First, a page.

The idea of my project revolves around the idea of hands – my grandfather’s hands. My grandfather loved to work with his hands, whether it was fixing a broken door or building a tool shed. I can recall one night when he and I were sitting at the dining room table. He looked at me and said, “You see my hands, Ashley? You see how hard and rough they are? I work hard so that your hands don’t turn out like mine.” To this day, I remember these words and I am forever thankful for all the sacrifices that he has made for me.
The execution for this project was somewhat difficult. I have never really worked with clay and sculpture before, so I was a little apprehensive when beginning this project. I really wanted the hands to come out realistic and indicative of hands that are labored. It took a few days of experimentation before I truly started working on the hands.
I placed the hands in a box with tissue paper and a bow, making it look like a gift. For me, my grandfather’s sacrifice and hard work is the greatest gift that he could have every given to me.
This project was very emotional for me because it required me to get my hands dirty – just like how my grandfather did with his around-the-house projects. I like to think of this project as coming full circle. He really is one of the strongest and most beautiful people that I know because of his zest for life and willingness to share that with others, and I only hope that I can be as strong beautiful as him.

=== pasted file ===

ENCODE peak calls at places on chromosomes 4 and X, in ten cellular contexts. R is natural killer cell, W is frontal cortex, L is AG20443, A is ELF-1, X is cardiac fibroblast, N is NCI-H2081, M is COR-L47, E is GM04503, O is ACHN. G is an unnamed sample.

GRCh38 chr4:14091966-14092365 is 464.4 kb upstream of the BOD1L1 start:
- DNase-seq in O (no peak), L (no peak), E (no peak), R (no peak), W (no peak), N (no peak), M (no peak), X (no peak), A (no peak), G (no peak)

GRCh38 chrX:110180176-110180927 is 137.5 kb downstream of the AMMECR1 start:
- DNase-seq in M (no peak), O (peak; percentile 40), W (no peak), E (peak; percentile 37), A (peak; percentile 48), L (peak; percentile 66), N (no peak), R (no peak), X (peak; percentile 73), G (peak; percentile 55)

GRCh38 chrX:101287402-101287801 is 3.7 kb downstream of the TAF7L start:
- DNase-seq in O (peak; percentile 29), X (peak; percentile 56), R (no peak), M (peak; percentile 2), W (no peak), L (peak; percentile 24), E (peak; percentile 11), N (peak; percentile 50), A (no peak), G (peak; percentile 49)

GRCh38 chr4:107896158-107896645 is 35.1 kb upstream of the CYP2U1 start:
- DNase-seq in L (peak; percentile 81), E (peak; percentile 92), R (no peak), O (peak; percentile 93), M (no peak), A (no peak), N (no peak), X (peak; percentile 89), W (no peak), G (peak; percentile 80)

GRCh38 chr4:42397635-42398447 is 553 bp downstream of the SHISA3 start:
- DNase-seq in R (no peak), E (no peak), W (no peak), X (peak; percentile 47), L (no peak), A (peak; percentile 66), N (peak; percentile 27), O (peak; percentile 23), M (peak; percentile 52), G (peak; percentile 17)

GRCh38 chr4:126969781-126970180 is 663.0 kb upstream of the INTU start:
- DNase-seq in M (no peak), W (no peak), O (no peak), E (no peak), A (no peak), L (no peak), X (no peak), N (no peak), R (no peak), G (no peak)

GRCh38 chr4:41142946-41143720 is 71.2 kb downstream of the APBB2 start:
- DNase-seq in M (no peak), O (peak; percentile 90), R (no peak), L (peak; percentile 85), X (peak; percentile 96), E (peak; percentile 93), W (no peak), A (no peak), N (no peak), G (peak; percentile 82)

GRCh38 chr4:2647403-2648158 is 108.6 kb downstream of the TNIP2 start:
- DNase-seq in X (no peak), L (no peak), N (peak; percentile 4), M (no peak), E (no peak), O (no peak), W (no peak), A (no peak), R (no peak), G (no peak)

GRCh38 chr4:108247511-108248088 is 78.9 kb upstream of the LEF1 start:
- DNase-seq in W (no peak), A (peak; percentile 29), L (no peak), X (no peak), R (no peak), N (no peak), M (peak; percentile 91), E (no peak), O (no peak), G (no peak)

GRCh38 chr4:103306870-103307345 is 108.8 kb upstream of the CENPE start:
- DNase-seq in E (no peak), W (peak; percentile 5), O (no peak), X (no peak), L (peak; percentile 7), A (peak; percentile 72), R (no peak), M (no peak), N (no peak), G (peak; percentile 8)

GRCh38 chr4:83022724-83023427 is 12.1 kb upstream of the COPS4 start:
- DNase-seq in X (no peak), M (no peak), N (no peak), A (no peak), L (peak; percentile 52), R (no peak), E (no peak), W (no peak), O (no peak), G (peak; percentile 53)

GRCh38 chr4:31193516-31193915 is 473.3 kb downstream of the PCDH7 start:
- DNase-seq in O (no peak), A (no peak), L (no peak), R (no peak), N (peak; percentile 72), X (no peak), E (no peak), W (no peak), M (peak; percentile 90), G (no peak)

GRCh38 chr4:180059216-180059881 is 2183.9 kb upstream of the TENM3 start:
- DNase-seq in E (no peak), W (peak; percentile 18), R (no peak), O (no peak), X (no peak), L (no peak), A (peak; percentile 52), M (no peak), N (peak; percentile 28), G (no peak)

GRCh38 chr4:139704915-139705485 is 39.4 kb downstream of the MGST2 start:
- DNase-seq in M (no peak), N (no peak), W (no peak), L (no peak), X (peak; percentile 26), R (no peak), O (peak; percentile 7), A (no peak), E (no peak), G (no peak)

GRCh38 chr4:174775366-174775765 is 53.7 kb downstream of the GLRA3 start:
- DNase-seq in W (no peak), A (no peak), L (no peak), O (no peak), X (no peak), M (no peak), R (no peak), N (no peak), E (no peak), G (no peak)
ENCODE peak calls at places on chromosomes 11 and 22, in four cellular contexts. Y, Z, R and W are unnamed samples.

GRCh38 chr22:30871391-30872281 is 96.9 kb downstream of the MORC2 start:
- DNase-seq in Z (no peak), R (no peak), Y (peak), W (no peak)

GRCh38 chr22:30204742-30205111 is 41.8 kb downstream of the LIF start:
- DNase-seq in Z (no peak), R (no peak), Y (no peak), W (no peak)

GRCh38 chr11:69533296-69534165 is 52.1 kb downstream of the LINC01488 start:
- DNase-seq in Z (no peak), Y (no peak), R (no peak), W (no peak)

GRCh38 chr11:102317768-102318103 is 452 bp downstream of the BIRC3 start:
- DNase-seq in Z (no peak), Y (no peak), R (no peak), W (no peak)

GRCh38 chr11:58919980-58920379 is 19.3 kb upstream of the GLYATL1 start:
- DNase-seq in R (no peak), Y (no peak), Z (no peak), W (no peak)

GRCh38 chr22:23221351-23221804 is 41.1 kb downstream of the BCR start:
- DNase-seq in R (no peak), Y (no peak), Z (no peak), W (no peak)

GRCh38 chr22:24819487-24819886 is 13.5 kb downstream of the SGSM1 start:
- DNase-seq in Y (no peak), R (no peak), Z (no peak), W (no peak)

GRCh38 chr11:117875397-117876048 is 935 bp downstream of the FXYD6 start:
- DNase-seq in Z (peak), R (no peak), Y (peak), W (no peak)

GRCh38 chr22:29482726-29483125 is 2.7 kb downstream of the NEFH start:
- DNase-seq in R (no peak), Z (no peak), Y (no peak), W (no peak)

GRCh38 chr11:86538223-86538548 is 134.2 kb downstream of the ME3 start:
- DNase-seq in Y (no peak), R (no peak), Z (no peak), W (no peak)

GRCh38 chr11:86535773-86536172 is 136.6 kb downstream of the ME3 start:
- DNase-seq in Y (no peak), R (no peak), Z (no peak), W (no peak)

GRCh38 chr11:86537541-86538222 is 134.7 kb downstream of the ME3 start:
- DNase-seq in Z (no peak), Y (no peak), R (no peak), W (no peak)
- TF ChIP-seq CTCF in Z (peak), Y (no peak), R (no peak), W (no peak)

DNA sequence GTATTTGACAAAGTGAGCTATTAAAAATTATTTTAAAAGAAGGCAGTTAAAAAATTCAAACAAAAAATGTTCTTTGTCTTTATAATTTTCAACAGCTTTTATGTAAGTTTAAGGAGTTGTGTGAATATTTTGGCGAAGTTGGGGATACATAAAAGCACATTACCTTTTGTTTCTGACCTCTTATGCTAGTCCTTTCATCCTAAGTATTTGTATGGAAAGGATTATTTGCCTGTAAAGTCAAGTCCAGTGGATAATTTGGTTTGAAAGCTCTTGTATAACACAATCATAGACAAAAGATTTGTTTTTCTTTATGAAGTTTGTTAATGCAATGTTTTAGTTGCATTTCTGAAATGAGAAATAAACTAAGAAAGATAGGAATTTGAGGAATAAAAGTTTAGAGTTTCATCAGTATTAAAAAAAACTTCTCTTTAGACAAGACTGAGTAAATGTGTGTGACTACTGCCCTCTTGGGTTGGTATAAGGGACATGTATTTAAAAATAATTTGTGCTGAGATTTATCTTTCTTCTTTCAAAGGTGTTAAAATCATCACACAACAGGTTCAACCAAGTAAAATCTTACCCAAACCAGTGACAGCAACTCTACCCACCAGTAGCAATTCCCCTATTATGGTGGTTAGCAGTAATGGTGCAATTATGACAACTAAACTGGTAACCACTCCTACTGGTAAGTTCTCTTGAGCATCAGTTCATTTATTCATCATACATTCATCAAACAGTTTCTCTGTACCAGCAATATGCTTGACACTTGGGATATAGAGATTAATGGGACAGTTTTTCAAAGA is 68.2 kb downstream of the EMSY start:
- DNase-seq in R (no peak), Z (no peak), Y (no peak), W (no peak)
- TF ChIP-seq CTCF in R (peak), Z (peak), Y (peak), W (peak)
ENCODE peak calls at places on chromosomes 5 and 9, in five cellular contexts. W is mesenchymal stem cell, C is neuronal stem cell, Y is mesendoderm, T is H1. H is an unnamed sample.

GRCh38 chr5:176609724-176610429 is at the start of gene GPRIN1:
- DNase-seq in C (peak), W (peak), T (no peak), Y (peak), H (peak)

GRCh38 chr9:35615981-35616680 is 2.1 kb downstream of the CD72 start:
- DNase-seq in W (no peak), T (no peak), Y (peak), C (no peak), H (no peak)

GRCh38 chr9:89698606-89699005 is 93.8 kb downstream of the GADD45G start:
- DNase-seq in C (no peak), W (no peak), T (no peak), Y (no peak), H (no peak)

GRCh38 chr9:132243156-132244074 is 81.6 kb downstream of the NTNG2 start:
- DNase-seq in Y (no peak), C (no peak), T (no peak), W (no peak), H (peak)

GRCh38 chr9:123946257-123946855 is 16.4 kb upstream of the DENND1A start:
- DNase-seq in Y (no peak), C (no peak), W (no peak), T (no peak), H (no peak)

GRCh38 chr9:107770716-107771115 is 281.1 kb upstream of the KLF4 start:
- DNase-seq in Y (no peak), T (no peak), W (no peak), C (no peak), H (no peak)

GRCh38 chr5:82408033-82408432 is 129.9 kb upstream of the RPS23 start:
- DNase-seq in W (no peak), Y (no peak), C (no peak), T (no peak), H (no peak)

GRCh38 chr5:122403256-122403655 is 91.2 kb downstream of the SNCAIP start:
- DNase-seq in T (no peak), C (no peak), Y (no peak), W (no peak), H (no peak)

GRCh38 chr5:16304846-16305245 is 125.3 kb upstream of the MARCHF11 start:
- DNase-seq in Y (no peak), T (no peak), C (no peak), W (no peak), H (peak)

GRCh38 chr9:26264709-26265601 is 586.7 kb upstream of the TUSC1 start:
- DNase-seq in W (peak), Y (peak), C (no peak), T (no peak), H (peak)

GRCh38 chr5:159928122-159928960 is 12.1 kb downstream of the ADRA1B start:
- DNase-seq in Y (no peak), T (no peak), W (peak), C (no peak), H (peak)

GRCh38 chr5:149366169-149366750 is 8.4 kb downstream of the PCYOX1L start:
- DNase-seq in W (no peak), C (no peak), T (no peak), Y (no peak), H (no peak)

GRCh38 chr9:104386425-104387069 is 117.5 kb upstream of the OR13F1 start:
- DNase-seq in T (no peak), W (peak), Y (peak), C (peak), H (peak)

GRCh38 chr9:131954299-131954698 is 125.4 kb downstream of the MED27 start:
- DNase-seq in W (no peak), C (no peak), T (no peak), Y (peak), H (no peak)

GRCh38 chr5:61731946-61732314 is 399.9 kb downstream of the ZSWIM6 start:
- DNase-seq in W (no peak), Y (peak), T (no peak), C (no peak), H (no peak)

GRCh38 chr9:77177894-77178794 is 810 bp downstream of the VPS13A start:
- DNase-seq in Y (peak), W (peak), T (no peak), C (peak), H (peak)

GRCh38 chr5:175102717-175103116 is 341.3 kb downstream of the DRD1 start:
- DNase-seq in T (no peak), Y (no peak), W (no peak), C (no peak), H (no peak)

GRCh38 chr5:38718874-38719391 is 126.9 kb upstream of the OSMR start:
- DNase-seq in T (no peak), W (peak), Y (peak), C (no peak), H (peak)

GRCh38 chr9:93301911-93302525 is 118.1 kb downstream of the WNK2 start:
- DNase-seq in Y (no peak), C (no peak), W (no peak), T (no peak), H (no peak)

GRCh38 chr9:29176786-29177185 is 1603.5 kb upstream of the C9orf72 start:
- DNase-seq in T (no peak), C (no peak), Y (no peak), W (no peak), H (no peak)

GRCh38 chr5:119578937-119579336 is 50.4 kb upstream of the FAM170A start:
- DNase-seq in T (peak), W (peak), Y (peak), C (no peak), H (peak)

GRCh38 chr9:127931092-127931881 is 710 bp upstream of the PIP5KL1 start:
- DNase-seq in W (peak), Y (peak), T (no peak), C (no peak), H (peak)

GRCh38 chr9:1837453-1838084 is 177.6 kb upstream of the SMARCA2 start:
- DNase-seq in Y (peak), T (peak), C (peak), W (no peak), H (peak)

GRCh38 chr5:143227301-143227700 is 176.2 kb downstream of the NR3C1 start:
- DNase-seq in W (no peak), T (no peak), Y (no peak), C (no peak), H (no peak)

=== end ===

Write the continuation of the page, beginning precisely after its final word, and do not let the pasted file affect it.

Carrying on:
Project 3: Melissa Sayo
After being given this project, a rush of ideas came over me as to what I thought were really appropriate for the idea of strength and beauty. I initially wrote all the words down that related to these words, whether they were synonyms of the words, or how the words strength and beauty came together. I did this because I could not visually imagine anything straight away. I then got a flood of ideas after I had spoken with other people outside of the class. Charles had also given me a great idea an example of how women in the Philippines have had significant roles in politics, history as well as the family lifestyle. They are the ones that make the final decisions and a lot of women are also the bread winners of the family and are there to sustain the family. I saw a hybridity of the old school mentality and a combination of the present day roles of women and how there can be strength not only physically but through the wisdom that one may have and gain through their years. The piece of art that I have created is a combination of the new way people have come to think. Strength can be seen through the knowledge an individual may have. And beauty is no longer measured through your size or color of your skin. These words are simply subjective and are up for their own interpretation. Although my background is primarily in a rectangular and box like format I laid out the pieces so that the primary shape would be circular. The shape in itself signifies a circular motion with the overlapping of the several pieces.